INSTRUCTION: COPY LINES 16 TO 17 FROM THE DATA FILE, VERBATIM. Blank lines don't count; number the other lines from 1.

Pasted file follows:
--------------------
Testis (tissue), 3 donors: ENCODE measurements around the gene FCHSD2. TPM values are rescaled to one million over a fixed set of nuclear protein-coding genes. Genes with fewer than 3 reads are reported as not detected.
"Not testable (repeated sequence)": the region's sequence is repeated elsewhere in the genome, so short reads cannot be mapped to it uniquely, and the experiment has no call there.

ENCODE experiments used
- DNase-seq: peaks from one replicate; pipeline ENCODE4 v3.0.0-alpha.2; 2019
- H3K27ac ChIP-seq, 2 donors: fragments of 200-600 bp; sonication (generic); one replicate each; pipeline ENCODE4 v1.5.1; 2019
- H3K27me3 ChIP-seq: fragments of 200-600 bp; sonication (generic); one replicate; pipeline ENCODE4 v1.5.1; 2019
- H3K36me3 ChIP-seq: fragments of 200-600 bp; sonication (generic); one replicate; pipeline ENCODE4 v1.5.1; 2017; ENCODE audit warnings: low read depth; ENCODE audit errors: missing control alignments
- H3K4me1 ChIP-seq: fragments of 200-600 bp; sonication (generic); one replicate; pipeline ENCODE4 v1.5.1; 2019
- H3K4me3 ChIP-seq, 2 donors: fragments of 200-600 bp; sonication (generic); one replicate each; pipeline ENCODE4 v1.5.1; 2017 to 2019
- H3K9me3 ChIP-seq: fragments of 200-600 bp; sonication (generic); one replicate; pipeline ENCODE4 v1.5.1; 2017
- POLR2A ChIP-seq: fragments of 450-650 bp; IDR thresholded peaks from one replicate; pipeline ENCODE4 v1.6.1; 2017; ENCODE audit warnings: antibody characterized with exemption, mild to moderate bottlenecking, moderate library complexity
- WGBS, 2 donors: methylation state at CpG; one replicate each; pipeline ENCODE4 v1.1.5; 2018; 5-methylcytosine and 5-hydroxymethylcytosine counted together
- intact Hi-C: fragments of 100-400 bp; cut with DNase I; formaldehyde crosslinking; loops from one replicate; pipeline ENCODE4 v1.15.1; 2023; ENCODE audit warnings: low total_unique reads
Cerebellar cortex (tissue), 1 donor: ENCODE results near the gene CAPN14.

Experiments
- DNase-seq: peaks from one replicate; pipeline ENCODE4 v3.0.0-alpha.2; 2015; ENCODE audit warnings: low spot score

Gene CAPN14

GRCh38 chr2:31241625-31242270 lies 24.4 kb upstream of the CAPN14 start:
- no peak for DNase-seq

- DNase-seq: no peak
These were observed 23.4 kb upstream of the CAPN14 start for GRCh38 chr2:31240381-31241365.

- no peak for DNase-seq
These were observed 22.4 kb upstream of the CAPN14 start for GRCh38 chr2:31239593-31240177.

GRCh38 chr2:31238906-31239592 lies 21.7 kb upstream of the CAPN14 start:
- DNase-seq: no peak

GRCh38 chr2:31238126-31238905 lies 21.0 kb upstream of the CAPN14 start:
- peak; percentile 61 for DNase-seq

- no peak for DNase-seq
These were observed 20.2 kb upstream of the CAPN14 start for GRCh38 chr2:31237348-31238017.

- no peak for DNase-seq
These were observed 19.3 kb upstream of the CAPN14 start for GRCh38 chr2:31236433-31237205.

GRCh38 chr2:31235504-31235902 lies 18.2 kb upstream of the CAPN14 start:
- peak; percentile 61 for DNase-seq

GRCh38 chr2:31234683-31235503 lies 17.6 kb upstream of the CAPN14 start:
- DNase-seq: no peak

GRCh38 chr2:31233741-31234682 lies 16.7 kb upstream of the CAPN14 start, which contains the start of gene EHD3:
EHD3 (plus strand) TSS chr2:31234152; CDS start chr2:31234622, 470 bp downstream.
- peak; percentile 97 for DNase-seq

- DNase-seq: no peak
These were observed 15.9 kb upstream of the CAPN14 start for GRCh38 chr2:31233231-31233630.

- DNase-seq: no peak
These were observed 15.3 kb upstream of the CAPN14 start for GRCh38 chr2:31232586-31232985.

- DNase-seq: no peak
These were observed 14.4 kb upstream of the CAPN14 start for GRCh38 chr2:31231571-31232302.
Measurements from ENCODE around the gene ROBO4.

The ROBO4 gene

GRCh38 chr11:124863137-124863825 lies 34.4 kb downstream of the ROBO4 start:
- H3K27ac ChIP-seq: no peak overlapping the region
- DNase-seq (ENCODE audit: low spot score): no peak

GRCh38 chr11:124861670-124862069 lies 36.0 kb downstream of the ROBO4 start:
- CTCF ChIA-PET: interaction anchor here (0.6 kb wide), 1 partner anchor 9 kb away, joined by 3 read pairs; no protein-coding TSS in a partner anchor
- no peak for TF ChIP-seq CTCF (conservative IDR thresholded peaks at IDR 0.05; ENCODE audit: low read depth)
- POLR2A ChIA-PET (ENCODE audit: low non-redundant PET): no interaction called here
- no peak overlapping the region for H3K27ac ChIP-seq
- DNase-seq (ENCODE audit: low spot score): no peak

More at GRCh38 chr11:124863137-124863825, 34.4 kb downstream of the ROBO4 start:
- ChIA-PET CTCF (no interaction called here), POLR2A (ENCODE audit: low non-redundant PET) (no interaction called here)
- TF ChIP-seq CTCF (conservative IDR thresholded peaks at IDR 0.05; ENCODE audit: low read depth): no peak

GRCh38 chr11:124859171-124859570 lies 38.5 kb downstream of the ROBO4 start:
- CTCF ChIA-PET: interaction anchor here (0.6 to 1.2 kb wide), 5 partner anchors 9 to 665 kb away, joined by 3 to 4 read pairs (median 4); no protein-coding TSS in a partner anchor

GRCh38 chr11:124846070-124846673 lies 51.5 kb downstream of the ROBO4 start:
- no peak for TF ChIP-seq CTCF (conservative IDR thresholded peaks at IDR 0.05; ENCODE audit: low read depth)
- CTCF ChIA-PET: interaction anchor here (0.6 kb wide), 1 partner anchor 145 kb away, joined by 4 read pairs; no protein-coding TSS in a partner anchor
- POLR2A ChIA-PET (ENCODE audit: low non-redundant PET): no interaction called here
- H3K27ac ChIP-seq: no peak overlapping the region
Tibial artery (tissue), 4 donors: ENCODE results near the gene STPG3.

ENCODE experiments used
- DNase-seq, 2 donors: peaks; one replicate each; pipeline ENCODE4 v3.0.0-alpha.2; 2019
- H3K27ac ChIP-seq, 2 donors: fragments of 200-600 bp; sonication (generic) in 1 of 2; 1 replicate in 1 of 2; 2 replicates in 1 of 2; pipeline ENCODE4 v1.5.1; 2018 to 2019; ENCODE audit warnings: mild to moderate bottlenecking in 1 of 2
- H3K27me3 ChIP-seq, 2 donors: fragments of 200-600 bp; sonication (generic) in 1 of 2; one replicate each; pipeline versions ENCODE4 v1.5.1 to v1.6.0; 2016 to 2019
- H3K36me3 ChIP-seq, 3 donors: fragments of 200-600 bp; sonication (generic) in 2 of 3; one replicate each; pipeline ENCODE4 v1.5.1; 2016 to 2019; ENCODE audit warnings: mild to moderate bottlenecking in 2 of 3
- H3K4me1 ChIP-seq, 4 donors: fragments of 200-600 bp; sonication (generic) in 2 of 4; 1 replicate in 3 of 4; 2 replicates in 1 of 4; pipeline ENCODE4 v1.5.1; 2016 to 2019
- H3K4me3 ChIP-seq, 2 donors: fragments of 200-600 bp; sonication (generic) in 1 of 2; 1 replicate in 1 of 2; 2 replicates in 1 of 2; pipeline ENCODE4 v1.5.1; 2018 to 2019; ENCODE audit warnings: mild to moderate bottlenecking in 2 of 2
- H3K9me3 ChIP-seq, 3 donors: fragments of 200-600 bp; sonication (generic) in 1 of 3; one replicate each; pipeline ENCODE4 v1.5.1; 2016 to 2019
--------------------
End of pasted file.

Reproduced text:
- DNase-seq: peaks from one replicate; pipeline ENCODE4 v3.0.0-alpha.2; 2015; ENCODE audit warnings: low spot score

Gene CAPN14